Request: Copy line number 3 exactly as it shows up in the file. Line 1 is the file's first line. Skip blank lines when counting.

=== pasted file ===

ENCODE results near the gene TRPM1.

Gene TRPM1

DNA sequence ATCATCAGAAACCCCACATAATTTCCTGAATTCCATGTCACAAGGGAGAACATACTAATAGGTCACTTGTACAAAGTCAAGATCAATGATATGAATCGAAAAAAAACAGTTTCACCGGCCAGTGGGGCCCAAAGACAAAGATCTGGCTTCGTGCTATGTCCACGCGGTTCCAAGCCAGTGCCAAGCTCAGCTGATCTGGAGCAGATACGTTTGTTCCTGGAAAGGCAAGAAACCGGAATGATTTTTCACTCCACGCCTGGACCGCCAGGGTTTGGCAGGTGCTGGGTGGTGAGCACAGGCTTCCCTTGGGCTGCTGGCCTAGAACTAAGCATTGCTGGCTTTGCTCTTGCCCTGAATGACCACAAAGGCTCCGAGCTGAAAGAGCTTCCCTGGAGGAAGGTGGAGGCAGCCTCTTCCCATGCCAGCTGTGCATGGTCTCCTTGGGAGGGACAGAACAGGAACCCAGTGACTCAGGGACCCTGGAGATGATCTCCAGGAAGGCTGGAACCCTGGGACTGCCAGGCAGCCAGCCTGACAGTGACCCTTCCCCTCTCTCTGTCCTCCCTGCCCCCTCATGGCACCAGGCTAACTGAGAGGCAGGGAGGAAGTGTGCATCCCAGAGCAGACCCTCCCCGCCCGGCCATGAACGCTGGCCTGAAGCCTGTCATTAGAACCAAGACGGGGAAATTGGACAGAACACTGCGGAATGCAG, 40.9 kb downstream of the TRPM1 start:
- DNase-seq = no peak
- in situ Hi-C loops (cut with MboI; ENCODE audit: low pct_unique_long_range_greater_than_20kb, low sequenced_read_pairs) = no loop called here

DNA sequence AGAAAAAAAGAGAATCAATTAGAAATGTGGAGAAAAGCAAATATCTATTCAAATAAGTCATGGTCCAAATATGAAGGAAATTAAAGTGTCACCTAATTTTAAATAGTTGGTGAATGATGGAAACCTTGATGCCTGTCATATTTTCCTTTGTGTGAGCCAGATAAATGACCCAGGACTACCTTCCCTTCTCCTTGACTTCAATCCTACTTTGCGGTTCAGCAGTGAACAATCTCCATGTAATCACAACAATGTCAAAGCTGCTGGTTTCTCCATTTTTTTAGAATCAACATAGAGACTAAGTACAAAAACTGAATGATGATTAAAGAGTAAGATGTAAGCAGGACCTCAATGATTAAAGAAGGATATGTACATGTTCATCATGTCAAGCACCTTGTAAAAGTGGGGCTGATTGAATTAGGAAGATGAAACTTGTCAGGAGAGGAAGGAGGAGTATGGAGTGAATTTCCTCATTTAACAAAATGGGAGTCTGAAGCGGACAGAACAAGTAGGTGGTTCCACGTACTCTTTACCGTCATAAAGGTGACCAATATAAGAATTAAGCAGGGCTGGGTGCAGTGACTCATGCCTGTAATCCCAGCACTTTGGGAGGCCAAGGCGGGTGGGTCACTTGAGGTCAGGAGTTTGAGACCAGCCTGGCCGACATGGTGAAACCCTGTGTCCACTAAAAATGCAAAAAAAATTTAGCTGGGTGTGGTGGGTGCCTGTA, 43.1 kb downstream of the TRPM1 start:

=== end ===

DNA sequence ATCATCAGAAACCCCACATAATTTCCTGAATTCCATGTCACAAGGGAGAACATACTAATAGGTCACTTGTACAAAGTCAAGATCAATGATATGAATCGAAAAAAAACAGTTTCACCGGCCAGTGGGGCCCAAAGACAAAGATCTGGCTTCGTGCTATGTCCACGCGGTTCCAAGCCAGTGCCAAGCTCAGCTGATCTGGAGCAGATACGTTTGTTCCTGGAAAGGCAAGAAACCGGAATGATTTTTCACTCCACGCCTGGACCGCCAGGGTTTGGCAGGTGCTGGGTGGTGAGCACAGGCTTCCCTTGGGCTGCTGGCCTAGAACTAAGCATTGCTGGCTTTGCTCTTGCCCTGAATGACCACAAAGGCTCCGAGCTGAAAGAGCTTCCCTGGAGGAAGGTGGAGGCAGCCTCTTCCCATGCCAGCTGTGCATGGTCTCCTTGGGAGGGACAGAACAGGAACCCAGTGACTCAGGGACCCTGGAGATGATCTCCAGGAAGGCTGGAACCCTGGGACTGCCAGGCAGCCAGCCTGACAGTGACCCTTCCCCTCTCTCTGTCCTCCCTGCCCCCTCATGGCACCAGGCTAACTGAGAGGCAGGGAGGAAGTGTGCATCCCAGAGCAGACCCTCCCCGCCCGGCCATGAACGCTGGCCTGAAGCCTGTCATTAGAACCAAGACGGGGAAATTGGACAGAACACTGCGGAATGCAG, 40.9 kb downstream of the TRPM1 start: